having heavily endorsed the Belfast Agreement with
its accelerated release scheme for Northern Ireland's
paramilitary inmates, the people of the Republic
remain steadfastly opposed to early release for
the killers of Garda Jerry McCabe.
the rarefied atmosphere of a college debating society
or some other such setting divorced from the real
world, a case could easily be made to support a
charge of hypocrisy - but it won't be made by me.
won't be any finger-pointing from this direction:
if I was to do that, I would be a hypocrite myself.
For I have been heartened by the attitude of the
people of the Republic.
have reacted in exactly the way citizens of a normal,
properly functioning democratic state should when
faced with the prospect of favourable treatment
for the cold-blooded killers of an officer of the
law (their officer, upholding their law), and I'm
glad they have.
if Jerry McCabe had been one of hundreds of police
officers murdered in the line of duty, as was the
case in Northern Ireland, the general reaction would
have been different. In those circumstances, probably
few people besides the McCabe family, police colleagues,
bereaved relatives of other officers and opportunistic
politicians would be kicking up.
is only so much pain, suffering and brutality a
society can absorb before the natural survival mechanism
of human adaptability kicks in: individuals then
become so desensitised that tragedies need, progressively,
to hit closer and closer to home to have any real
Garda Jerry McCabe wasn't just one of many, and
the people of the Republic were not robbed of their
ability properly to empathise.
living in close proximity to a brutal conflict for
nigh on 30 years, neither have they so far lost
touch with political reality.
contrast, the prolonged period of violent upheaval
in Northern Ireland has resulted in legal, democratic
and even moral points of reference having shifted,
disappeared or been distorted to such an extent
that notions of legality or right and wrong are
now something - for the elites at least - which
can be made up as you go along.
can, in simple terms, be defined as that which happens
on a regular basis, and so decades of violence and
criminality have, to a frightening degree, come
to be accepted as the norm. Let's hope, for all
our sakes, that things do not go the same way in
it is no exaggeration to say that it is there that
the survival or otherwise of recognisable democracy
on this island will over the next few years be decided.
For the foreseeable future, at least, Northern Ireland
has been lost.
order to end the conflict, we gambled - rightly,
I believe - on opening up the political mainstream,
including executive office, to those who were formerly
excluded because of their links to paramilitary
organisations. Up to this point, at least, the gamble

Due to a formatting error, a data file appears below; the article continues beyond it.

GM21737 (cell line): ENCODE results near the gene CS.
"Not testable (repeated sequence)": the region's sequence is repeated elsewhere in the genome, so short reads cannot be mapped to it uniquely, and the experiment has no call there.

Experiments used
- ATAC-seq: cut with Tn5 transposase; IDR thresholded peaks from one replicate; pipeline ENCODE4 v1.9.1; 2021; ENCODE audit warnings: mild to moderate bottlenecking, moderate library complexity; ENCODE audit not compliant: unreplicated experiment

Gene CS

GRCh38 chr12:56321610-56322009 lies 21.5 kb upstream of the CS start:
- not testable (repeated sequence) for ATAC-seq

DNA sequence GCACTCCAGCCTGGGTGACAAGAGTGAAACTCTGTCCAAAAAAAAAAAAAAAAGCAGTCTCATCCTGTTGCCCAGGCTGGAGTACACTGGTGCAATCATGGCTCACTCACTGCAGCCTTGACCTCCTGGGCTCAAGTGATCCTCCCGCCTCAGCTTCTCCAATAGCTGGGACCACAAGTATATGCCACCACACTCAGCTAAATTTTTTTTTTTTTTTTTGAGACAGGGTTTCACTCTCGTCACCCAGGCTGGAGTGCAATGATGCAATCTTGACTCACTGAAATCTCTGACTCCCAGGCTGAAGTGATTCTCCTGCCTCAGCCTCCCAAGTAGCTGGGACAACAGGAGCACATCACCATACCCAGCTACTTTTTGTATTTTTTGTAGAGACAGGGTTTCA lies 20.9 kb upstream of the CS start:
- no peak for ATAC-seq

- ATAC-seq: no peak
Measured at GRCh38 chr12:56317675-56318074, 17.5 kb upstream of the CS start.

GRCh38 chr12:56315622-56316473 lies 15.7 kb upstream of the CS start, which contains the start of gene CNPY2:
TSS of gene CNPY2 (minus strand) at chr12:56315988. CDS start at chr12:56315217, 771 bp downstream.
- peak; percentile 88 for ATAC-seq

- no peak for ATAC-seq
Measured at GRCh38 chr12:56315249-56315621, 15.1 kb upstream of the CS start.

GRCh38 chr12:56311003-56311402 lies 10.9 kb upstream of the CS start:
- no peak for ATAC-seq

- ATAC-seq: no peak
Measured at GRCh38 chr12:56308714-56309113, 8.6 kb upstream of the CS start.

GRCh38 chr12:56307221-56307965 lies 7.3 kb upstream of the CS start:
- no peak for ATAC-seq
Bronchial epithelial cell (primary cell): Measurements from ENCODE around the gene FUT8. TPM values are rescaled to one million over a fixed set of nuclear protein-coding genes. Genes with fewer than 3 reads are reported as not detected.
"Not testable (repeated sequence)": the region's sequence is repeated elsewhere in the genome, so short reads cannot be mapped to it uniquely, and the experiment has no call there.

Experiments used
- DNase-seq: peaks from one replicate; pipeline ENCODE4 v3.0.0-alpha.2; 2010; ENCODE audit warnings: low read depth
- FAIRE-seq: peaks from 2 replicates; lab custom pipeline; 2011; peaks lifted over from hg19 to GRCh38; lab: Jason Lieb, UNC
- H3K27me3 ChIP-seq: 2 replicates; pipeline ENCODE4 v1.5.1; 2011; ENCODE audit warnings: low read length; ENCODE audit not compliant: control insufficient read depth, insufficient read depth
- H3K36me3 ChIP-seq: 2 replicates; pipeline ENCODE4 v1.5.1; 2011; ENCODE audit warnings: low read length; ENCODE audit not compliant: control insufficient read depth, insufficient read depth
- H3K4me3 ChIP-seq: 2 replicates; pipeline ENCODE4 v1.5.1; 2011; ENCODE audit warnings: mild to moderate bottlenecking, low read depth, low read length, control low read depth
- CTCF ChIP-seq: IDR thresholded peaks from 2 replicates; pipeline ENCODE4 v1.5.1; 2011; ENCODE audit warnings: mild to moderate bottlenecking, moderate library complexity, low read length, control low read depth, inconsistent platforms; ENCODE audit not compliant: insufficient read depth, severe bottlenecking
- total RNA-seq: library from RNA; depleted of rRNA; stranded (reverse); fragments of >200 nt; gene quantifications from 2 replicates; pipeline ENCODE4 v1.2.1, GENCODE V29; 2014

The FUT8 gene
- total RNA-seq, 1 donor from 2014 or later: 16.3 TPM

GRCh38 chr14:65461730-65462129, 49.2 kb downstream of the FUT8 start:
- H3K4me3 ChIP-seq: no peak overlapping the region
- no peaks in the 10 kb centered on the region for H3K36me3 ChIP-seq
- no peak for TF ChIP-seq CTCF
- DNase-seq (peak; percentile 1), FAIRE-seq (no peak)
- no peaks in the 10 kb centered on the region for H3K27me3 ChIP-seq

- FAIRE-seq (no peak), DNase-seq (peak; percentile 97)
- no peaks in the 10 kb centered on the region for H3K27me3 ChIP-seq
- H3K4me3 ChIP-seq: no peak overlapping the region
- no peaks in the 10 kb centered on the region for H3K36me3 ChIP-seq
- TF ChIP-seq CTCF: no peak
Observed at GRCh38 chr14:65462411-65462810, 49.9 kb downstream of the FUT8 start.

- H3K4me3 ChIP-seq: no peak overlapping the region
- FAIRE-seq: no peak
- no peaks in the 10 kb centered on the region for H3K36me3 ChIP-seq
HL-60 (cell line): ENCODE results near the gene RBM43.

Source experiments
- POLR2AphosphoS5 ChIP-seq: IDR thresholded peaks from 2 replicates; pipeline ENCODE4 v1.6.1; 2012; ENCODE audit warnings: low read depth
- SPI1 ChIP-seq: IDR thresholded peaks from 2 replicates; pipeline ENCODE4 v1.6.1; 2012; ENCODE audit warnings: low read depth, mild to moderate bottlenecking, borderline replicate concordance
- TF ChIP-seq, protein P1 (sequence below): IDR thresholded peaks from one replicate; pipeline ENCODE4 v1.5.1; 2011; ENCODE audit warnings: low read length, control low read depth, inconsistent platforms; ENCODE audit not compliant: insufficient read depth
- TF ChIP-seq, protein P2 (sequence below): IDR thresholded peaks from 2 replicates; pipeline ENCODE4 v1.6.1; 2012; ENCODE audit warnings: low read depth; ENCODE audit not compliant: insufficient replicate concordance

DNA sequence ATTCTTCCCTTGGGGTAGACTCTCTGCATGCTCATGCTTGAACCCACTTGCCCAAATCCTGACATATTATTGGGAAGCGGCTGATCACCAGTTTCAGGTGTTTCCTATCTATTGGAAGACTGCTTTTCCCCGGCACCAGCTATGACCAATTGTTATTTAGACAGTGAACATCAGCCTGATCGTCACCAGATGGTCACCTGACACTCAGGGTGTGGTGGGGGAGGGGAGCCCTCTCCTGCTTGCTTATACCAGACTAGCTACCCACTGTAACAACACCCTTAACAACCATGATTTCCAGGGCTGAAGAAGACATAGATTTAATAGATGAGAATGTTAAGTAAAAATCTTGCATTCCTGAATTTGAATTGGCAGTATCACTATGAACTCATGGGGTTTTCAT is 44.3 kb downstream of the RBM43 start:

has foundered on a not unreason-able
assumption at the time that former combatants, as
they moved into the mainstream, would leave terrorism
and criminality behind. Quite simply, as the raid
on the Northern Bank and a host of other incidents
clearly show, they haven't.
once they had only paramilitary power, now, with
feet firmly planted in both camps, they have substantial
political clout as well. Instead of creating the
inclusive democracy we had hoped for, we are now
closer to having built a mafia state. In future
years, Northern Ireland may be retrieved, but at
the moment even the most optimistic among us are
struggling to find a bright spot on the horizon.
considered from a wider perspective, it is clear
that such a gamble could afford to be taken in Northern
Ireland for reasons that certainly do not apply
to the Republic. For a start, with the Irish Sea
and a lot more besides forming a natural barrier
between us and the rest of the United Kingdom, irrespective
of how things panned out in Northern Ireland, there
was never any chance of the wider body politic becoming
well as that, with ultimate sovereignty for Northern
Ireland lying at Westminster, the British government
could, as they have often demonstrated, call a halt
to proceedings any time they chose. The Republic
enjoys no such safeguards. If the electorate there
takes a gamble on electing paramilitaries into positions
of power, the entire body politic is at stake. Further,
as a sovereign state, they have no Big Brother who
can come to their rescue if things go the same way
as in Northern Ireland.
Northern Ireland has, for these past few years,
been another kind of testing ground is only now
beginning to become clear as well.
republicanism was merely practising and honing its
craft in Northern Ireland before launching an assault
on its real target - the Republic.
in mind that power can corrupt the best of us, if
the electorate of the Republic have any doubts about
how much is at stake, they need only look northwards
to see what power can do to the already corrupt.
with permission of the author.